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In this chapter we formulate several knowledge representation and problem solving domains using AnsProlog*. Our focus in this chapter is on program development. We start with three well known problems from the literature of constraint satisfaction, and automated reasoning: placing queens on a chess board, determining who owns the zebra, and finding tile covering in a mutilated chess board. We show several encodings of these problems using AnsProlog*. We then discuss a general methodology for representing constraint satisfaction problems (CSPs) and show how to extend it to dynamic CSPs. We then present encodings of several combinatorial graph problems such as k-colorability, Hamiltonian circuit, and k-clique. After discussing these problem solving examples, we present a general methodology of reasoning with prioritized defaults, and show how reasoning with inheritance hierarchies is a special case of this.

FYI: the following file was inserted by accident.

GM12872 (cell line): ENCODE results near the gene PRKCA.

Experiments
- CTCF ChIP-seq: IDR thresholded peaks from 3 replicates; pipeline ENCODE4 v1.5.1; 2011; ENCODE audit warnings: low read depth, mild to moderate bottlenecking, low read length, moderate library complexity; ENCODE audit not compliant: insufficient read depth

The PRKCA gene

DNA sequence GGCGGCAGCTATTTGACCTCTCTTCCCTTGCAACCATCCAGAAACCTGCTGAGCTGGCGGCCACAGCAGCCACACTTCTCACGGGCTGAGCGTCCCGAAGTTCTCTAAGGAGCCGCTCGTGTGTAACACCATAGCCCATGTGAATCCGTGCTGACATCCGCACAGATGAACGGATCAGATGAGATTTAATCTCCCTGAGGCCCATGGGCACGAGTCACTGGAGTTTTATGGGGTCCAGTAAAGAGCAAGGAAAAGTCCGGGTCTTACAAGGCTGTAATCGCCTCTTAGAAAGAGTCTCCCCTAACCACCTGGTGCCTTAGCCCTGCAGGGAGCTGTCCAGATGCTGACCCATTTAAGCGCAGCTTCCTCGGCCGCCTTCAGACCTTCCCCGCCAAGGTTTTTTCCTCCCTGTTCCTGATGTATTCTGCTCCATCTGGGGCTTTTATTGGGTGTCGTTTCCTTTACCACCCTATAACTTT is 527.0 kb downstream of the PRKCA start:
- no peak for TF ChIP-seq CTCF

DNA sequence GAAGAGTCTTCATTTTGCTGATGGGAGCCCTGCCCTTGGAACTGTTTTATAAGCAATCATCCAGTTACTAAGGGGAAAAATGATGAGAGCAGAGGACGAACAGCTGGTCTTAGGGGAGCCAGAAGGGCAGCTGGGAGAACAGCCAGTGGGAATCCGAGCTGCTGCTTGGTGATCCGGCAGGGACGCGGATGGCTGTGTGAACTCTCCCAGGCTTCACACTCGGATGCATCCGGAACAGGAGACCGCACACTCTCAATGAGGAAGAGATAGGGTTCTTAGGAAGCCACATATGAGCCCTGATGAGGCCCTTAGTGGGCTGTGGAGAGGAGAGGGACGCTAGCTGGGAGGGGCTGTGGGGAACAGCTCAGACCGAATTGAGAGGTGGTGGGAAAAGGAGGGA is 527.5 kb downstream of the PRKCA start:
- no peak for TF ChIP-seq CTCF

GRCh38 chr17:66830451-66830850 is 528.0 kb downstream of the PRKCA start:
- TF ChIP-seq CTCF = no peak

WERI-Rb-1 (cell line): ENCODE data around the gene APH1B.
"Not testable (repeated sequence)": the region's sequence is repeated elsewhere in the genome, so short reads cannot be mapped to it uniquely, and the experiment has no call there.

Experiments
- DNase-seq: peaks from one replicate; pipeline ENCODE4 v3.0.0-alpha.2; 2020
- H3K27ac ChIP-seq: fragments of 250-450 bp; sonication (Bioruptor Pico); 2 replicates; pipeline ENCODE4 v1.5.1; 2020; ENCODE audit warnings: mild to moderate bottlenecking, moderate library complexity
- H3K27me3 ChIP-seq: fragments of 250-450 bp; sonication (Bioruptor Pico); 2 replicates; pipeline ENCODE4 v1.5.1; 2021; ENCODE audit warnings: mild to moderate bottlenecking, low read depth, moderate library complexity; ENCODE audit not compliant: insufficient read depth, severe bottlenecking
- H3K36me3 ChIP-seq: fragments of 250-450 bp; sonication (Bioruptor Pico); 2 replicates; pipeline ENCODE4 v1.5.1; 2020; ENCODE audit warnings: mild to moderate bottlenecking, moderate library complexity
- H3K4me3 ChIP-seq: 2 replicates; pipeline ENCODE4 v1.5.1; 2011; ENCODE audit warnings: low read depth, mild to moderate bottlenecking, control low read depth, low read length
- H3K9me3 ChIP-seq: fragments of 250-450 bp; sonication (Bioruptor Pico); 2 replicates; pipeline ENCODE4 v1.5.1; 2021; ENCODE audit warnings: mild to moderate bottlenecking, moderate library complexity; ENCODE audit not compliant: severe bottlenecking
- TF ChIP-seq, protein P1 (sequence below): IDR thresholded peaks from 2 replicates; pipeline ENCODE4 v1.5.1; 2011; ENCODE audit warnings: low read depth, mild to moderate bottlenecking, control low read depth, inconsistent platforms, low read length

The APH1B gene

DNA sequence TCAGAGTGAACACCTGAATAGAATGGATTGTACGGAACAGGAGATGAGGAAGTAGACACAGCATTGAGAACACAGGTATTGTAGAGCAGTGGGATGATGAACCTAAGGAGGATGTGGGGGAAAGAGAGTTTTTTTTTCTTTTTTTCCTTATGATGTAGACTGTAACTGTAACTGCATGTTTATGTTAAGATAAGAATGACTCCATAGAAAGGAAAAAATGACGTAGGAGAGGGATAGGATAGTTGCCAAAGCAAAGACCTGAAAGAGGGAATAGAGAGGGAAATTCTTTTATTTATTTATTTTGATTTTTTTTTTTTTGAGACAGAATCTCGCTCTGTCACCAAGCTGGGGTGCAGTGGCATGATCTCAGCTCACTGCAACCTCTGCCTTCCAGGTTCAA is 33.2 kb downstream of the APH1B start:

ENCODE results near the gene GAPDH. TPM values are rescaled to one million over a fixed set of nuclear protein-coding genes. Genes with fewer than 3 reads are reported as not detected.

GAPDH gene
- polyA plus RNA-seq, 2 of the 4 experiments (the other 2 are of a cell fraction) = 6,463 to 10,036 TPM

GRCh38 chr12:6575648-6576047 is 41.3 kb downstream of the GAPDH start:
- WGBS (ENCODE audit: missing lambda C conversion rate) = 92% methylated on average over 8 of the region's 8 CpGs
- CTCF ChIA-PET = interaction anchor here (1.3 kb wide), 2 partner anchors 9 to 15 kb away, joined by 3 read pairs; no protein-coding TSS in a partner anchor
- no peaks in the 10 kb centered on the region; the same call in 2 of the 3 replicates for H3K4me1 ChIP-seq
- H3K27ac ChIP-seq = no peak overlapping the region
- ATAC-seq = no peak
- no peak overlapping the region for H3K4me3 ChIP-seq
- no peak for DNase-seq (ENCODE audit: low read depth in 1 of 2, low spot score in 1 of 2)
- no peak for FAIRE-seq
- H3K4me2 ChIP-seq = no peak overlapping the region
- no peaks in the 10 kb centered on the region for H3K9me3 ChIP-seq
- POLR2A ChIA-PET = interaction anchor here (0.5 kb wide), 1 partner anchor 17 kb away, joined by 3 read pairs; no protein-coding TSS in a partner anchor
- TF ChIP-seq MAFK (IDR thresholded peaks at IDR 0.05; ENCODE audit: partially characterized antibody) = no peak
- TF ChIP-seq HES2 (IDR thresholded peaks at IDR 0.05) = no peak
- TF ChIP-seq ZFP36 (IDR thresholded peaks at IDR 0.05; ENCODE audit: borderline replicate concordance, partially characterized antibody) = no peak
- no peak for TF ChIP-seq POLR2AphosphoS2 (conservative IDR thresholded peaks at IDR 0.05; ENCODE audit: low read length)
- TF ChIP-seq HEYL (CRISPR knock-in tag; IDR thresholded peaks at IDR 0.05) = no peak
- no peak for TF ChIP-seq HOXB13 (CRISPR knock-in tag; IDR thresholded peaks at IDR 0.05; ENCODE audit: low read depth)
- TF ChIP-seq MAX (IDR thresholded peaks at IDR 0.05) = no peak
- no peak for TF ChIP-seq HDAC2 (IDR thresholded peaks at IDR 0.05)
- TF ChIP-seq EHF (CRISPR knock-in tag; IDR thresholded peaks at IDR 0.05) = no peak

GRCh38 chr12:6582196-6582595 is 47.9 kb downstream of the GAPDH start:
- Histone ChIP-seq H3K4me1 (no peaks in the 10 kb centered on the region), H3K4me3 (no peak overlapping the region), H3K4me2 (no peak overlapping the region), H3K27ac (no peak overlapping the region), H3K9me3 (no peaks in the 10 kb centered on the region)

Three well-known problem solving tasks
A well-known methodology for declarative problem solving is the generate and test methodology whereby possible solutions to the problem are generated and non-solutions are eliminated by testing. This is similar to the common way of showing that a problem is in the class NP, where it is shown that after the non-deterministic choice the testing can be done in polynomial time. The ‘generate’ part in an AnsProlog* formulation of a problem solving task is achieved by enumerating the possibilities, and the ‘test’ part is achieved by having constraints that eliminate the possibilities that violate the test conditions. Thus the answer sets of the resulting program correspond to solutions of the given problem.